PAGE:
On October 1, 1975, World Heavyweight Boxing Champion Muhammad Ali was in the ring with his arch rival Joe Frazier for the third time. This fight in the Philippines, which has been ... See full summary »
The fact based story of a class of schoolchildren, teenagers, in a, from the look of it, mixed ethnic district of Paris, who's teacher decides to enter them in a competition to examine the ... See full summary »
The Class of 92, a cinematic documentary detailing the rise to prominence and global sporting superstardom of six supremely talented young Manchester United footballers (David Beckham, ... See full summary »
The lives of homeless people are changed forever through an international soccer competition. This film follows six players as they set off for Cape Town, South Africa to play in the Homeless World Cup.
Set in the golden era of Grand Prix Racing '1' tells the story of a generation of charismatic drivers who raced on the edge, risking their lives during Formula 1's deadliest period, and the men who stood up and changed the sport forever.
Based on a true story, this film tells the tale of the 1950 U.S. soccer team, who, against all odds, beat England 1 - 0 in the city of Belo Horizonte, Brazil. Although no U.S. team has ever won a World Cup title, this story is about the family traditions and passions which shaped the lives of the players who made up this team of underdogs.
A look back at one of the more curious fads in American professional sports, the sudden rise and precipitous fall of the North American Soccer League, spanning its existence 1968-1984, as seen through the experience of its most famous club, the New York Cosmos. The NASL made very little impact in the US, where soccer had virtually no following, until in 1975 the New York Cosmos succeeded in signing the most famous player in the world, Pele. Attendence for Cosmos games exploded, outdrawing even the New York Giants and New York Jets of the NFL, to where exhibition games in Seattle were drawing huge crowds, and when Pele announced his retirement in 1977 his final game drew the biggest crowd to ever see a soccer game in the US. His retirement from the game began a slow but steady decline for the NASL as money issues for the league and the spending practices of the Cosmos became a running controversy. Written by
I saw this film at the Hot Docs Film Festival in May 2006. The North American Soccer League was struggling along through the 1970s until the New York Cosmos, owned by Warner Communications head Steve Ross, decided to bring superstar Pele to the Big Apple. Suddenly, attendance was up, and the Cosmos started winning. Continuing the formula by bringing some European stars over, the Cosmos won several league titles over the next few years. In the process, the once-moribund NASL expanded quickly to 24 teams. Unfortunately, the resulting dilution of talent, and the inability of smaller-market clubs to pay the huge salaries demanded by European or Latin American stars, meant that the league soon imploded.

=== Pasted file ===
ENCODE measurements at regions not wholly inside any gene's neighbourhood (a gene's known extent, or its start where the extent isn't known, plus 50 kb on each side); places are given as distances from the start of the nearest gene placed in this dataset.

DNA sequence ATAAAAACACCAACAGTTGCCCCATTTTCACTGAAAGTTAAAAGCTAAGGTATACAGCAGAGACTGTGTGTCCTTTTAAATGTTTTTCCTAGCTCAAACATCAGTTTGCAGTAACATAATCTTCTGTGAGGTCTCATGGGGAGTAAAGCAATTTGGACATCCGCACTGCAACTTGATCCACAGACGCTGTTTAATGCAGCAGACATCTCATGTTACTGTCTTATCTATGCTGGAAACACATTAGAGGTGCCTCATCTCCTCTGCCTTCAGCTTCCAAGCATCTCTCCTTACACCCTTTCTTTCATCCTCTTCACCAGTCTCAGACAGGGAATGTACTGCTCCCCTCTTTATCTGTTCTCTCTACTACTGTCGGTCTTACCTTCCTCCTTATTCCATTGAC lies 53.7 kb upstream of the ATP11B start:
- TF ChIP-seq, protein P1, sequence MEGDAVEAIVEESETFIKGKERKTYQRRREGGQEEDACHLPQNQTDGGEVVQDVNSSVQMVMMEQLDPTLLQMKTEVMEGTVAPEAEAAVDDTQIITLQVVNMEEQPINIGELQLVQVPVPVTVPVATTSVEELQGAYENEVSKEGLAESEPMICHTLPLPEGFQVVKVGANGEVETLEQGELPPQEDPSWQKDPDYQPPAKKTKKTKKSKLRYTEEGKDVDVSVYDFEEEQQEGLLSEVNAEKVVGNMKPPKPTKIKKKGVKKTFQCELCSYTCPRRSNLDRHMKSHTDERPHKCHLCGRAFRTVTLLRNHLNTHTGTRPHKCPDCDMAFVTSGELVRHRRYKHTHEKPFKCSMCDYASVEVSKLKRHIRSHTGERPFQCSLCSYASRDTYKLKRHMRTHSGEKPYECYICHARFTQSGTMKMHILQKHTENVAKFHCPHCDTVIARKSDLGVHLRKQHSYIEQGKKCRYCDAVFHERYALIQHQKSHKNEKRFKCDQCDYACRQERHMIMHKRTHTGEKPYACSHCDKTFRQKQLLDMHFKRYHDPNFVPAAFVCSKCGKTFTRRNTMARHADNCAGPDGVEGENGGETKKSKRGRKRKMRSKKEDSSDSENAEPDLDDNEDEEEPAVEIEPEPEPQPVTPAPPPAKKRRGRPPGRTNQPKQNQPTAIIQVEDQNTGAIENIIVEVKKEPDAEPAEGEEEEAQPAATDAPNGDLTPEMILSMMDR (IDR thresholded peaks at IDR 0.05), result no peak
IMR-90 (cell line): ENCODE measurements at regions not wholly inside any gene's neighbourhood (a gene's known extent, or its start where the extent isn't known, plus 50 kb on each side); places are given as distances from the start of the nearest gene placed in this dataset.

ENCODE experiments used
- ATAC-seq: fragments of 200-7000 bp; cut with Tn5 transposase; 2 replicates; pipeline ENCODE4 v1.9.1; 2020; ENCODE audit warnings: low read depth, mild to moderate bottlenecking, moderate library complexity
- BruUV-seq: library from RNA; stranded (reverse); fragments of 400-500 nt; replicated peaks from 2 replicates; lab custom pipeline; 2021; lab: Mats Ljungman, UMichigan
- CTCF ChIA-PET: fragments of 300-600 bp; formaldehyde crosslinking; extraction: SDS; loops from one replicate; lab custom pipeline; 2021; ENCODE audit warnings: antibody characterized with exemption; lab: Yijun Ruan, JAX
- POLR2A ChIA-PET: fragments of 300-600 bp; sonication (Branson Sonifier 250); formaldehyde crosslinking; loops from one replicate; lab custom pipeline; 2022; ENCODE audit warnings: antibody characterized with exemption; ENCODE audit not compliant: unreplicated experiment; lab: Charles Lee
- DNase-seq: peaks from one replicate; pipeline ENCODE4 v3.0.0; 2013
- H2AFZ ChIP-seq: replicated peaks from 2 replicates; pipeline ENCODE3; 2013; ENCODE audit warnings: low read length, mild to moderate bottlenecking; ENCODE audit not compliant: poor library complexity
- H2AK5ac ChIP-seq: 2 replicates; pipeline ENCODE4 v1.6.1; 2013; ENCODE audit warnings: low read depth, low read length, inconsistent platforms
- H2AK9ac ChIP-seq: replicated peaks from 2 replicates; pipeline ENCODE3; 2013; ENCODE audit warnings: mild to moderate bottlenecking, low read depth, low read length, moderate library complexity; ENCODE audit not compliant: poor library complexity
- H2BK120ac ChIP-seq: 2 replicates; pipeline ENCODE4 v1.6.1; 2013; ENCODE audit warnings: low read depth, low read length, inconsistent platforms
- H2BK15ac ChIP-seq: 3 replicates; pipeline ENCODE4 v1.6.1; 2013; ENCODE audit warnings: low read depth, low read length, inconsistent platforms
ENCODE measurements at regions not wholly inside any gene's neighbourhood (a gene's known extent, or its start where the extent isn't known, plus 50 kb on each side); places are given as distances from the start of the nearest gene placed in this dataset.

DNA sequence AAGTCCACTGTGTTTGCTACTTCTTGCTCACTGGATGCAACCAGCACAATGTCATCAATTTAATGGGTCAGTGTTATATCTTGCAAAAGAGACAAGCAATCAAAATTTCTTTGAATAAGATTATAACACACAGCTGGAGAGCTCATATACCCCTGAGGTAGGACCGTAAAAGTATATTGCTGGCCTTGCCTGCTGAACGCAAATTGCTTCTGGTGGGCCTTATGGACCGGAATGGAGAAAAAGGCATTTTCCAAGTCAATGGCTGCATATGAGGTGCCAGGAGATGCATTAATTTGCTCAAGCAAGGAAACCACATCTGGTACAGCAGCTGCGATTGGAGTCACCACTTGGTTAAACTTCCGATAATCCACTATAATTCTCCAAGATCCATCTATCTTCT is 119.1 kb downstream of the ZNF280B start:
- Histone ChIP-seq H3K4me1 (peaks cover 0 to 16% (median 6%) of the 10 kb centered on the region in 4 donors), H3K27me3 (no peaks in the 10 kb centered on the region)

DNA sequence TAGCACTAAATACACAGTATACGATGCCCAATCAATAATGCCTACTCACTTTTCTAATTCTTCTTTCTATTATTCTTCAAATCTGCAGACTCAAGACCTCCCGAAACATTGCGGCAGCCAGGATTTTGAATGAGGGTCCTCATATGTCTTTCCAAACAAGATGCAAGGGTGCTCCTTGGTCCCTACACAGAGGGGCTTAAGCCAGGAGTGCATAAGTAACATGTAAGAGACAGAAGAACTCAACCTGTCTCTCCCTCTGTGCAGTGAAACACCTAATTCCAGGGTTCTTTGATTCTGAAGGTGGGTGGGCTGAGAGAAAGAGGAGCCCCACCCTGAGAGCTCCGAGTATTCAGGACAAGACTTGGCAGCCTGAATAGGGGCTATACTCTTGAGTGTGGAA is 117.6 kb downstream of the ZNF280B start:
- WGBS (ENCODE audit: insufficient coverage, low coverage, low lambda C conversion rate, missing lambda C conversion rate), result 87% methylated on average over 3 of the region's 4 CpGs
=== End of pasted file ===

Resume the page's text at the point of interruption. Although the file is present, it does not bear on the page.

The film tells the story with humour and verve, and it's hard not to be a little bit nostalgic for the days when 70,000 people would crowd into Giants stadium to watch "the other football." But ultimately, the Cosmos' strategy was short-sighted. Building an audience for soccer in North America was going to take time, and the free-spending style of Ross and the Cosmos attracted only fairweather fans, who would melt away as soon as the team stopped winning. Other franchises couldn't attract enough fans in the first place, and the league suffered as a result.
It was interesting that the director admitted afterwards that he is a huge fan of Chelsea Football Club in the English Premiership. Chelsea are following a similar strategy at the moment, with the seemingly endless billions of owner Roman Abramovich funding the construction of another superteam. So far, they've won back to back titles in England, but to the detriment of the league, according to many observers. Without a salary cap, the English Premier League drains talent away from the rest of the world, and Chelsea are the richest club of all. This concentration of talent makes the game less competitive in the long term, and while it may attract a few new fans, they're not the sort of fans who will stick around if and when the team starts losing.
Many of the American innovations brought to the game by the NASL have made it into the game in the rest of the world. For example, penalty shootouts to decide games tied after regulation time. This will always be unpopular with football purists, but for the casual fan, it certainly adds excitement to the game. Other gimmicks weren't so successful, thankfully. Who wants to see cheerleaders at a football match?
The only flaw in the film was the absence of any present-day interviews with Pele or Johan Cruyff (who played for the Los Angeles Aztecs and Washington Diplomats franchises), though I believe numerous attempts were made to obtain their participation. The director Paul Crowder promised lots of fun stuff in the DVD extras, including their attempts to get Pele on board.
17 of 20 people found this review helpful.
Was this review helpful to you?